One of my jobs now is writing articles as a freelance columnist — most often on the topics of entrepreneurship, creativity, and social impact. Recently I was chatting with Kathryn Cicoletti, founder of The MSB Cheat Sheet, about how brilliant I think Taylor Swift is. I’d just returned to Los Angeles after seeing the “1989 World Tour” in Santa Clara, and was explaining some of the things Swift did during her show to create a strong community vibe. “I need to apply what she does to my business! Will you please write an article about this with me in mind?” said Cicoletti. I sparked at the idea. And whenever that happens, I know I have to take action. So here you go entrepreneurs: 7 lessons from Taylor Swift on how to successfully build community:

1. Transparency builds loyalty. Be honest. No excuses.

The intimacy fans feels with Taylor Swift is no accident. Her lyrics have always felt like private journal entries that she decided to let the world read. She grew up in front of us, sharing all of her thoughts and emotions along the way, and has never tried to be anyone other than herself — irritatingly likeable to some, but unarguably likeable all the same. And as a thank you for this commitment to being authentic, her fans have stayed with her and grown exponentially in number over the years.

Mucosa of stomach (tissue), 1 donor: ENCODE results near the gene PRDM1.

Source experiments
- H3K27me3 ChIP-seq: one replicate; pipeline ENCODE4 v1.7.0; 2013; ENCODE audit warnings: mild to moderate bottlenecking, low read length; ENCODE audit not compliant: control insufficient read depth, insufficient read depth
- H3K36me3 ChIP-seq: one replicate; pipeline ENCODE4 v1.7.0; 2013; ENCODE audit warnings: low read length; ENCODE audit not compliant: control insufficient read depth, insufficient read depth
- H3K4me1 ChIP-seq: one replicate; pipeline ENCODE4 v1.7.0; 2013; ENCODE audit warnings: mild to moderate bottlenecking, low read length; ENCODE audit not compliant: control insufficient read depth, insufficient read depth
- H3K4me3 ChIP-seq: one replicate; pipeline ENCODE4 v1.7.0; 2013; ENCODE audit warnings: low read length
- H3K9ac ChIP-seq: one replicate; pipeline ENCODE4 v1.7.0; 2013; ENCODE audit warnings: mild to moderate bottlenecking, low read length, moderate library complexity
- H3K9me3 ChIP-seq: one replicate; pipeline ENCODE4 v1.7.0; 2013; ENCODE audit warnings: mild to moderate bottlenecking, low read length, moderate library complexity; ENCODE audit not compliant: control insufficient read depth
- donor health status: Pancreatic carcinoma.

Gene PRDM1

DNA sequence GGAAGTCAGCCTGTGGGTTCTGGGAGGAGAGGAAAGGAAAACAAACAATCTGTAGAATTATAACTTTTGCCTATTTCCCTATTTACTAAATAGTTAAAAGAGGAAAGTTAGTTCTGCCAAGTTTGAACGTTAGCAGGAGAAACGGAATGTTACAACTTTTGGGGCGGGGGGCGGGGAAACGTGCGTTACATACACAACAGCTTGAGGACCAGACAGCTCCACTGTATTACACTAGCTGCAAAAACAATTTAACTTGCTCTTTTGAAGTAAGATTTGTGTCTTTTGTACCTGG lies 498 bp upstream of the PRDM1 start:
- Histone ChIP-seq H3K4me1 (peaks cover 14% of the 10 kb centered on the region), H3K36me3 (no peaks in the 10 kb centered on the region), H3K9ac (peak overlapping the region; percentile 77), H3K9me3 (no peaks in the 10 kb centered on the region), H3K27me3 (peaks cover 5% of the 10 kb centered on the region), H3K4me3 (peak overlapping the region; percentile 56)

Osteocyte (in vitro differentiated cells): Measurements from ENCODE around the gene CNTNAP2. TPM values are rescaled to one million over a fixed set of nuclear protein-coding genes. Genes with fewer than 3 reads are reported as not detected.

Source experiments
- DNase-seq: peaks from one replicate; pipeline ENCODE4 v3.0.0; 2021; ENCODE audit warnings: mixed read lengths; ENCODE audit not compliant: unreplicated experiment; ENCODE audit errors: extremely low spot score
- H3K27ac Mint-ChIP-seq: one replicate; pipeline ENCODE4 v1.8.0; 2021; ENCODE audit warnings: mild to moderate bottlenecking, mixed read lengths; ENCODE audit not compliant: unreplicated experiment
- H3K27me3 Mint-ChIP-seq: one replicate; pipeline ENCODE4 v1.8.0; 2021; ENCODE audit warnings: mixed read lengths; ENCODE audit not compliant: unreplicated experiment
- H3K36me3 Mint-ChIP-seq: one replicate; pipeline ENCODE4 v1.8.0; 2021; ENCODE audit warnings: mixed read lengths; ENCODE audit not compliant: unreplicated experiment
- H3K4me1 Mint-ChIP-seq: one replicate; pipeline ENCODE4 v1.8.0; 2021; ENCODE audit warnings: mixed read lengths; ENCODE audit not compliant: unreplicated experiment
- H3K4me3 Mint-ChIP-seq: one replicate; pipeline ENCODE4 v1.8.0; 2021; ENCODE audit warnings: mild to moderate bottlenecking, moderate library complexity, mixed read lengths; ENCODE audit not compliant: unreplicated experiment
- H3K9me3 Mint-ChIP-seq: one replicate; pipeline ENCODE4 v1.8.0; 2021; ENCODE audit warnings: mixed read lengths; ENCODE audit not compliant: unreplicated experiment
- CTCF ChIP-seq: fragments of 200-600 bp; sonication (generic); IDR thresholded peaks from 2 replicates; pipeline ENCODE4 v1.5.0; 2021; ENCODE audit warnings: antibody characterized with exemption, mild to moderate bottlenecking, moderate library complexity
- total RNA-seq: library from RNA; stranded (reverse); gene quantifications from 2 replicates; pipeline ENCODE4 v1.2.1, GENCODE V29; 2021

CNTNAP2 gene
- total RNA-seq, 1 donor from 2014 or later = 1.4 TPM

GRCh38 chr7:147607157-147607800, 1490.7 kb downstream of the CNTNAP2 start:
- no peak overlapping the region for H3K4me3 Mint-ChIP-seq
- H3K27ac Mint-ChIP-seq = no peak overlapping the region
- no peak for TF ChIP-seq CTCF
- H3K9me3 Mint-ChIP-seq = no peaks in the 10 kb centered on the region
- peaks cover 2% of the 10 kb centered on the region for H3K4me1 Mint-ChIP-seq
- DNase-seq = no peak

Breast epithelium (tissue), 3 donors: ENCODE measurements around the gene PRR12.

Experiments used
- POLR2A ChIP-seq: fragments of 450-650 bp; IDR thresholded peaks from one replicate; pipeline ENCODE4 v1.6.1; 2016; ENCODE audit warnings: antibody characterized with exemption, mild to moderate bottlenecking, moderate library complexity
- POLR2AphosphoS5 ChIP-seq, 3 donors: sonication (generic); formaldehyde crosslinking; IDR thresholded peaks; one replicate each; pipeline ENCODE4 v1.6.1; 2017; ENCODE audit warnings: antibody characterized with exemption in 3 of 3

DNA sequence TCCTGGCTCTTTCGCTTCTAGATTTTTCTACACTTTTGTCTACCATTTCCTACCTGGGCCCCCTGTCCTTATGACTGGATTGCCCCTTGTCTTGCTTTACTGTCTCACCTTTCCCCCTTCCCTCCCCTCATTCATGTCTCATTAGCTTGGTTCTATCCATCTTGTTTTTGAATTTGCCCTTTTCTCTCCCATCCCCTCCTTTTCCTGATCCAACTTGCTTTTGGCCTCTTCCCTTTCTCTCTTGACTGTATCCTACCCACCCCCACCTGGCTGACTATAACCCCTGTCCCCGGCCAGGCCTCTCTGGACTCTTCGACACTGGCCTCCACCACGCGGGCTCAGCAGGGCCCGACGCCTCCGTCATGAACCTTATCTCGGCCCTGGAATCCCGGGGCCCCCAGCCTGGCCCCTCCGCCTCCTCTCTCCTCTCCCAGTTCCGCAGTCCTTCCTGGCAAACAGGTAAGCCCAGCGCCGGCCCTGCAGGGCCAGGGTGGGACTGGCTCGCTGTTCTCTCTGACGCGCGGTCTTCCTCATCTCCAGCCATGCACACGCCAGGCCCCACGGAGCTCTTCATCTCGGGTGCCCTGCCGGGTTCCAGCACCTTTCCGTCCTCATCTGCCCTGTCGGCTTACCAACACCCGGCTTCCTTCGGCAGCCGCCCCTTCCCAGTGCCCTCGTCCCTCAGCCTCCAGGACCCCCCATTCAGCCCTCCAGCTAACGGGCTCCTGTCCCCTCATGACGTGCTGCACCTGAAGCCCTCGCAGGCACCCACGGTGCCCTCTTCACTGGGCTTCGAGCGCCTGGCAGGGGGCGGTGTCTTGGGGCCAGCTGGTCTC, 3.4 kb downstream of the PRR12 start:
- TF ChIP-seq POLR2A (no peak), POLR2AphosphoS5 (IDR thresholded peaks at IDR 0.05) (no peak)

It’s common knowledge that consumers prefer brands they perceive as being authentic. As an entrepreneur, it’s temping to project an image of success prior to achieving it in the hopes you’ll more quickly attract people to your business. While this strategy may prove fruitful in the short run, people aren’t stupid and will leave you once they realize they’ve been duped. Don’t lose sight of the long view, and let your personality shine through. I’m sure you’re lovely. And even if you’re not, doing this will expedite some important character building life lessons.

2. Know your audience, and honor your responsibility to them.